client.subscribe('garage/close')

  // Inform controllers that garage is connected
  client.publish('garage/connected', 'true')
  sendStateUpdate()
})


client.on('message', (topic, message) => {
  console.log('received message %s %s', topic, message)
  switch (topic) {
    case 'garage/open':
      return handleOpenRequest(message)
    case 'garage/close':
      return handleCloseRequest(message)
  }
})

Node.js Seneca Microservice

Create a service:

web-app.js:

var seneca = require('seneca')()

seneca
  .use('user')
  .use('auth')
  .use('../lib/api.js')
  .client({port:10202,pin:{role:'offer',cmd:'*'}})
  .client({port:10201,pin:{role:'user',cmd:'*'}})


var app = express()

app.use( bodyParser.json() )
app.use( seneca.export('web') )
app.use( express.static('./public') )

app.listen(3000)

offer-service:

require('seneca')()
  .use('../lib/offer')
  .listen(10202)
  .ready(function(){
    this.act({role:'offer',cmd:'provide'},console.log)
  })

Define the api.js:

module.exports = function( options ) {
var seneca = this
var plugin = 'api'

seneca.add( {role:plugin, end:'offer'}, end_offer) 

function end_offer( args, done ) {
var user = args.req$.seneca.user || {}

this.act('role:offer,cmd:provide',{nick:user.nick},done)
}

seneca.act({role:'web', use:{
prefix:'/api/',
pin:{role:plugin,end:'*'},
map:{
'offer': { GET:true },
}
}})

return {name:plugin};
}

offer.js:

module.exports = function( options ) {
  var seneca = this
  var plugin = 'offer'


  seneca.add( {role:plugin, cmd:'provide'}, cmd_provide)
  

  function cmd_provide( args, done ) {
    if( args.nick ) return done(null,{product:'Apple'});

    return done(null,{product:'Orange'});
  }


  return {name:plugin};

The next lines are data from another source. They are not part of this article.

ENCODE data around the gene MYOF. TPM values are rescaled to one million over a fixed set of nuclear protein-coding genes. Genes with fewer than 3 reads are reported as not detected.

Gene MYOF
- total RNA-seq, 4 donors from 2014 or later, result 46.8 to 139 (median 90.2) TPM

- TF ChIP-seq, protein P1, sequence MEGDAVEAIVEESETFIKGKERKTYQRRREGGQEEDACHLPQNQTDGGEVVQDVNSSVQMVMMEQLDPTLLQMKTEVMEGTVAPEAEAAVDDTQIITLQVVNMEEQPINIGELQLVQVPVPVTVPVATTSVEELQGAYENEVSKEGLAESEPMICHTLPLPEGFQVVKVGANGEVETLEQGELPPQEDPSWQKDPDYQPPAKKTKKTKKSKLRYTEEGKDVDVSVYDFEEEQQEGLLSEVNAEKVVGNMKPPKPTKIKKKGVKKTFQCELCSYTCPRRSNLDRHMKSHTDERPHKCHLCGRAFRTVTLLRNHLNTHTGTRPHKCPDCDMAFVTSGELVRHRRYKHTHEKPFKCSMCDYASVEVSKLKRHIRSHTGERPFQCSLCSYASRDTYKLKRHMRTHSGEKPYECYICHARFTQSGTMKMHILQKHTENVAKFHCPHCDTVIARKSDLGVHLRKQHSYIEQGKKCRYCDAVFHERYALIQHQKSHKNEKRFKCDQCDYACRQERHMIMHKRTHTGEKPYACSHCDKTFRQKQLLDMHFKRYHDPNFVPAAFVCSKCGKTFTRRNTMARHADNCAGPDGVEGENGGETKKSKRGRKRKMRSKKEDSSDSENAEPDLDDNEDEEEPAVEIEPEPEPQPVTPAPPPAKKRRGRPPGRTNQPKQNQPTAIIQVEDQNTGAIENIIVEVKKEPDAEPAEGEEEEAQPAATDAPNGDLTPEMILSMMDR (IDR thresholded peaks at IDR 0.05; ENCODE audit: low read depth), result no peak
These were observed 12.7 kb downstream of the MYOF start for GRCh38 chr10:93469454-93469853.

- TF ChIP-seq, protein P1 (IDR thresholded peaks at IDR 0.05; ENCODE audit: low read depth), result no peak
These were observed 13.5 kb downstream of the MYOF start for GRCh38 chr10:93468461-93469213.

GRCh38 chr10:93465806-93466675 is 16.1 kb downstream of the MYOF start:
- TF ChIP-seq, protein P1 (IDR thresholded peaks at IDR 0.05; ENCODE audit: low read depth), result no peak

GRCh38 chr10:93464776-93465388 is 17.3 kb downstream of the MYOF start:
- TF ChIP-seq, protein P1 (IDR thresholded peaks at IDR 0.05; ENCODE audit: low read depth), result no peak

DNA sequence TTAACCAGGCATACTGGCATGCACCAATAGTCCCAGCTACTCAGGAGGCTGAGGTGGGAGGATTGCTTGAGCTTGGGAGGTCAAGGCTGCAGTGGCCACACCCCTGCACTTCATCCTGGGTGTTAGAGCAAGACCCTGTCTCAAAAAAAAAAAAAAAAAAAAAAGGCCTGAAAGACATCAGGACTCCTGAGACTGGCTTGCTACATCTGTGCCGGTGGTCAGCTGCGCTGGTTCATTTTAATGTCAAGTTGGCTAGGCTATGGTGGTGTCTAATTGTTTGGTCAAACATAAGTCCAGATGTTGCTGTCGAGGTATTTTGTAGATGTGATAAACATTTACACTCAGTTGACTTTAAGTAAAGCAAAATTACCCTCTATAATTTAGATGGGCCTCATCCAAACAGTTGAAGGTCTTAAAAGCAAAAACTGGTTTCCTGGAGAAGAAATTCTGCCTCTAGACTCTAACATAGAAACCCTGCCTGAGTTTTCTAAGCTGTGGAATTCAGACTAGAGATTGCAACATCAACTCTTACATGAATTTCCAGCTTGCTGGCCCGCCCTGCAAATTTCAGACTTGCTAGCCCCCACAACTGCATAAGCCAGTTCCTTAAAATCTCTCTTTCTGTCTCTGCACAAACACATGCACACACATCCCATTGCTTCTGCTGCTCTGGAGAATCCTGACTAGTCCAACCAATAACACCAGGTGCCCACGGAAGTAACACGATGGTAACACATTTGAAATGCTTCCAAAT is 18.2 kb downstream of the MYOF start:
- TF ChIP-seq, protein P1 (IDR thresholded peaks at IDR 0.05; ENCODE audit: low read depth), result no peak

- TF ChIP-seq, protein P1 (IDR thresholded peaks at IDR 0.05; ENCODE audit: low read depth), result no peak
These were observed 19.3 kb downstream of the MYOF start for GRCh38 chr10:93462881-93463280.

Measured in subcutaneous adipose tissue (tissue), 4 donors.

}

When a service sends an action (seneca.act()):

Click to enlarge

Webservice RestAPI:

...

    seneca.act('role:web',{use:{
      prefix:'/product',
      pin:'role:api,product:*',
      startware: verify_token,
      map:{
        star: { 
          GET:true,
          alias:'/:id/star' 
        },
        handle_star:{
          PUT:true,
          DELETE:true,
          POST:true,
          alias:'/:id/star'
        }
      }
...

Click to enlarge

Supported Node.js versions

VersionSupportComment
v0.x(error)No longer supported
v4.x(tick)LTS
v5.x(tick)Based on Javascript ES6
v6.x(tick)Based on Javascript ES6

v7.x

(tick)Based on Javascript ES6
v8.x(tick)
v9.x(tick)
v10.x(tick)
v11.x(tick)
v12.x(tick) 
v13.x(tick)
v14.x(tick)
v15.x(tick)
v16.x(tick)
v17.x(tick)

Node.js Ecosystem

Node.js comes with numerous libraries and frameworks bringing data access, web services calls, microservices architectures. This list contains all supported libraries:

LibraryCommentData AccessWeb ServiceMessaging
AWS.DynamoDBAmazon database access(tick)

AWS.S3Amazon storage service(tick)

AWS.SQSAmazon messaging service

(tick)
AWS.LambdaAmazon routing solution
(tick)
CosmosDBMicrosoft Azure NoSQL Database solution(tick)

CouchdbCouchdb access(tick)

Couchdb-nanoCouchdb access(tick)

elasticsearchOpen-source search engine (tick)

ExpressNode.js application framework
(tick)
HapiNode.js application framework(tick)(tick)
KnexNode.js SQL query builder (tick)

KoaNode.js application framework(tick)

LoopbackNode.js application framework(tick)(tick)
MarklogicMarklogic access(tick)

MemcachedStorage framework(tick)

Mode-mongodb-nativeMongoDB access(tick)

Mongo-clientMongoDB access(tick)

MongooseMongoDB access(tick)

MQTTMessaging library

(tick)
mssqlSQL server(tick)

my_connectionMySQL access(tick)

myssqlNodejs module to manipulate MySQL database


Node-couchdbCouchdb access(tick)

node-sqlserverSQL server(tick)

oracledbOracle Database access(tick)

pgPostgreSQL access(tick)

redisMongoDB access(tick)

SailsNode.js application framework(tick)(tick)
SenecaMicroservice toolkit
(tick)

Function Point, Quality and Sizing support

This extension provides the following support: